Furthermore the Underwriters have clearly evidenced that if they were aware of the actual bike location they would have accepted the risk albeit at a higher premium.
After further consideration I consider the decision to apply proportionality in this instance is fair and also the amount is reasonable as per the calculations under the Consumer Insurance Act, I therefore regret I am unable to accept your complaint on this occasion.
I await your further advices so I can arrange settlement of your claim.
I hope the foregoing will assist in resolving matters, although should you require any further assistance, please do not hesitate to contact me.
Alternatively, should you remain dissatisfied you may be entitled to pursue your complaint further with the Complaints Department at Lloyds. They can be contacted at Fidentia House, Walter Burke Way, Chatham Maritime, Chatham, Kent. ME4 4RN. Email:***@******.***
Details of Lloyd’s complaints procedures are set out in a leaflet “Your Complaint - How We Can Help” available at www.lloyds.com/complaints and are also available from the above address. If you remain dissatisfied after Lloyd’s has considered your complaint, you may have the right to refer your complaint to the Financial Ombudsman Service.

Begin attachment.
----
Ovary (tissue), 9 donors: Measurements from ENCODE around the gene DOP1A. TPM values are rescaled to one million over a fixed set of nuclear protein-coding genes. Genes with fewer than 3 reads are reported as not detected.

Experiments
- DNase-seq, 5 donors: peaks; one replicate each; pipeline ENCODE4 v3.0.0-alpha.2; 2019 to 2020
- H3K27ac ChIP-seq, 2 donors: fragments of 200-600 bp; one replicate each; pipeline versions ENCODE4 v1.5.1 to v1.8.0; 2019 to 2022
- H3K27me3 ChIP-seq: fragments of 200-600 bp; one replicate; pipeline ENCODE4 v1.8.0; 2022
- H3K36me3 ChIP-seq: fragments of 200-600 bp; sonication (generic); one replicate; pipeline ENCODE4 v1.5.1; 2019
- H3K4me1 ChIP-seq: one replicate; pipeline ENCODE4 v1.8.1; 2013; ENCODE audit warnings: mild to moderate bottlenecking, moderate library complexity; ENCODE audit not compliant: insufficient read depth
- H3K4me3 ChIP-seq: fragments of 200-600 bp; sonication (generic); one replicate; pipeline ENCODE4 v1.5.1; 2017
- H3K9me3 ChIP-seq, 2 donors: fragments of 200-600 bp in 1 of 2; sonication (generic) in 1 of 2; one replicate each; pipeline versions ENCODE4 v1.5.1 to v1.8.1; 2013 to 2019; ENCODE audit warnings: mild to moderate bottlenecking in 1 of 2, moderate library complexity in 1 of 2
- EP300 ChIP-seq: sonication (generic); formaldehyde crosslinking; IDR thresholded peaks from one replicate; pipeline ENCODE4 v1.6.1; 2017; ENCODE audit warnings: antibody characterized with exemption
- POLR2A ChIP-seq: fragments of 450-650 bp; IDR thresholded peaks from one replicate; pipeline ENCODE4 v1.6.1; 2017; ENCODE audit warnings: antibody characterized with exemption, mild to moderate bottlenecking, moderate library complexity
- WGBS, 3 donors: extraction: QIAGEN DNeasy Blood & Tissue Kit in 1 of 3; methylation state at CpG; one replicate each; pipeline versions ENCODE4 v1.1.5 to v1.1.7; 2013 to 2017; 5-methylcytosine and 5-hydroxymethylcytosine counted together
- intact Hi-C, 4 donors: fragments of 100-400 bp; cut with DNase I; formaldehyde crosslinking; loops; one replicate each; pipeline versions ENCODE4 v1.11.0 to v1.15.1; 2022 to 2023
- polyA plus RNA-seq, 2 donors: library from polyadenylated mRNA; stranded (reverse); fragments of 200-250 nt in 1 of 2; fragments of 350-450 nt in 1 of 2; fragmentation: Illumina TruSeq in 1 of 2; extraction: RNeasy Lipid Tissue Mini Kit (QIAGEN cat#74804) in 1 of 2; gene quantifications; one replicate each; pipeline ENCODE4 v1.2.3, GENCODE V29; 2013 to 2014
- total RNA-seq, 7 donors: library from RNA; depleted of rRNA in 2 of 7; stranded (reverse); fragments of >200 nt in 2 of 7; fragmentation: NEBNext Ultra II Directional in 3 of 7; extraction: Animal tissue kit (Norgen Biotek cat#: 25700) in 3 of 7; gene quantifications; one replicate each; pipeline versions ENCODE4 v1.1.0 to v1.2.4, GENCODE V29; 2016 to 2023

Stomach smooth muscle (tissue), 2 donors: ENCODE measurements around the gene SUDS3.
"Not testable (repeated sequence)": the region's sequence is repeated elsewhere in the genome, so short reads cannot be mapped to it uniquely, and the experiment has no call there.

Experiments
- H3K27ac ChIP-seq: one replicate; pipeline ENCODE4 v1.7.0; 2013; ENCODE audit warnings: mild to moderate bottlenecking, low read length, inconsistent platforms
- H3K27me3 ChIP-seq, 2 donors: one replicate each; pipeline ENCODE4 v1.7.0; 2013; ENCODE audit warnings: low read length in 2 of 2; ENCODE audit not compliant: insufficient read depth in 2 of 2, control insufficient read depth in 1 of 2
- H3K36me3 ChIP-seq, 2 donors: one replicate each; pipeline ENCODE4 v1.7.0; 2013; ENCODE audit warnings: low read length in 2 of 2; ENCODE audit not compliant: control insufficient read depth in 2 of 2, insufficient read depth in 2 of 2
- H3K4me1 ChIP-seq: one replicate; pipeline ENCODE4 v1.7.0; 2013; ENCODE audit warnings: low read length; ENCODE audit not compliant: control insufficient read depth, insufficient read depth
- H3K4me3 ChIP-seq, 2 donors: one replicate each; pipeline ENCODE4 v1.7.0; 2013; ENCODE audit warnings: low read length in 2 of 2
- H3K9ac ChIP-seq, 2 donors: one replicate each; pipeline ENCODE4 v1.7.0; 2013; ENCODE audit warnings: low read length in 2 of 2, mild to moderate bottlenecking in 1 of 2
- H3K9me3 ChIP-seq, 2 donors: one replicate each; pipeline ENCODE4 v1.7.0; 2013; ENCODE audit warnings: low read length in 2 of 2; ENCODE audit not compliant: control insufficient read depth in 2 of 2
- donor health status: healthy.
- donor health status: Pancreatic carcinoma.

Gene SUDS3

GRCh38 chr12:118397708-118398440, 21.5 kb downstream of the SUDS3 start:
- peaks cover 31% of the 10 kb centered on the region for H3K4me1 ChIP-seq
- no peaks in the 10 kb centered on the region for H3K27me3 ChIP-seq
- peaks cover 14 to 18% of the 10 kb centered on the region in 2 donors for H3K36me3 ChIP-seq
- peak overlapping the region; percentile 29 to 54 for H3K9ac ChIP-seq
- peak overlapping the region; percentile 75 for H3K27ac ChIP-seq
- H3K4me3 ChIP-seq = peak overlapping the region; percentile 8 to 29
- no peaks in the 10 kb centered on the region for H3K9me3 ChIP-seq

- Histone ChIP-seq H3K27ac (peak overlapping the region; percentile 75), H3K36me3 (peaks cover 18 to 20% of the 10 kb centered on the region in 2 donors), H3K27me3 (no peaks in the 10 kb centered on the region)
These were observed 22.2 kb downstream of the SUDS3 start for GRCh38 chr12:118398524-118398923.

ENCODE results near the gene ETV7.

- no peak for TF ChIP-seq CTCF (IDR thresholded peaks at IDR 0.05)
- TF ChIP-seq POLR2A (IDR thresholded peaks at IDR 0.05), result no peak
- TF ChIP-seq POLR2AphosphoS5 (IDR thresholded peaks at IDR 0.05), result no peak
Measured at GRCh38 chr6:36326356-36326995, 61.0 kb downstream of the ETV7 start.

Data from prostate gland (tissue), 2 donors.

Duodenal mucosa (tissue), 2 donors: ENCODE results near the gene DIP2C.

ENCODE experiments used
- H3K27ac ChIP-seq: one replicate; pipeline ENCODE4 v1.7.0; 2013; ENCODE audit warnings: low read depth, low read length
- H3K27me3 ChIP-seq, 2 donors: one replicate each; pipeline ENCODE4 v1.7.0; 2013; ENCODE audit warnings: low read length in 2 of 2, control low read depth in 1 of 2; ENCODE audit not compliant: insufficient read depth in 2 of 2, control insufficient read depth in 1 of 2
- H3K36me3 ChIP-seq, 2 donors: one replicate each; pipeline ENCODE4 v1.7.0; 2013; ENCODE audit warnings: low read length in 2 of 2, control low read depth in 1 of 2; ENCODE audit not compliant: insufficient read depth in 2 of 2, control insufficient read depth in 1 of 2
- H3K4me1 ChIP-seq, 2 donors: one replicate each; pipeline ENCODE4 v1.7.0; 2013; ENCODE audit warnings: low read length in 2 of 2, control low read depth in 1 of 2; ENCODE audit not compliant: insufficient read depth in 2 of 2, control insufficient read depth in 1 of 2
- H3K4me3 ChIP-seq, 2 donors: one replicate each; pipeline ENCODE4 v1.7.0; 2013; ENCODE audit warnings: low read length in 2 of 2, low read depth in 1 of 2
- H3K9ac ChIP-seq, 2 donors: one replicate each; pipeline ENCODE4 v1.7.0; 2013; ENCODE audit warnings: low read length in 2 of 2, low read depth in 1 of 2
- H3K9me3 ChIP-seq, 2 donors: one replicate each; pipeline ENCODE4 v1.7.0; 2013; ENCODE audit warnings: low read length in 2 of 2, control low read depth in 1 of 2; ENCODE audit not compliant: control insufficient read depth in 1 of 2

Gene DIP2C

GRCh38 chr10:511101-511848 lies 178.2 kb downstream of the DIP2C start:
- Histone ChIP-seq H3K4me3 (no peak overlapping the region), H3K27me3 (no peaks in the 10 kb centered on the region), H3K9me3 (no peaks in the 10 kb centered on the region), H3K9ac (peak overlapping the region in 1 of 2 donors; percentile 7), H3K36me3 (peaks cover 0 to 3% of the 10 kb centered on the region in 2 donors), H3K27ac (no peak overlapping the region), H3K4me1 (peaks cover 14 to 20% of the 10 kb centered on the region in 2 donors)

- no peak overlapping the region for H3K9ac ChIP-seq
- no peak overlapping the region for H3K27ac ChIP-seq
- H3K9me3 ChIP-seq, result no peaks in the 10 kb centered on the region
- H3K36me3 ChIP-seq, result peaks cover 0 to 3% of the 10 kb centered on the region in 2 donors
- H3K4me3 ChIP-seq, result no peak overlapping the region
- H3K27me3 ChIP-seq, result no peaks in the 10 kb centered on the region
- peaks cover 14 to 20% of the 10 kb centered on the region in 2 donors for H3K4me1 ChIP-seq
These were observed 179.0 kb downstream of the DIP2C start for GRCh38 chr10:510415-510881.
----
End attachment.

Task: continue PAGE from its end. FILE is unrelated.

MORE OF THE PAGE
The Financial Ombudsman Service is an independent service in the UK for settling disputes between consumers and businesses providing financial services. You can find more information on the Financial Ombudsman Service at www.financial-ombudsman.org.uk. Alternatively, they can be contacted at Financial Ombudsman Service, Exchange Tower, Harbour Exchange Square, London. E14 9GE. Email: ***@******.***
Kind regards
Justin Rees
Customer Relations Consultant
Customer Relations
ERS
http://www.ashawebsite.co.uk/clients/ers/img-red/ers-pin-stripes-red.gif
T 0344(###) ###-####X 1816
www.ers.com
Customer: replied 3 months ago.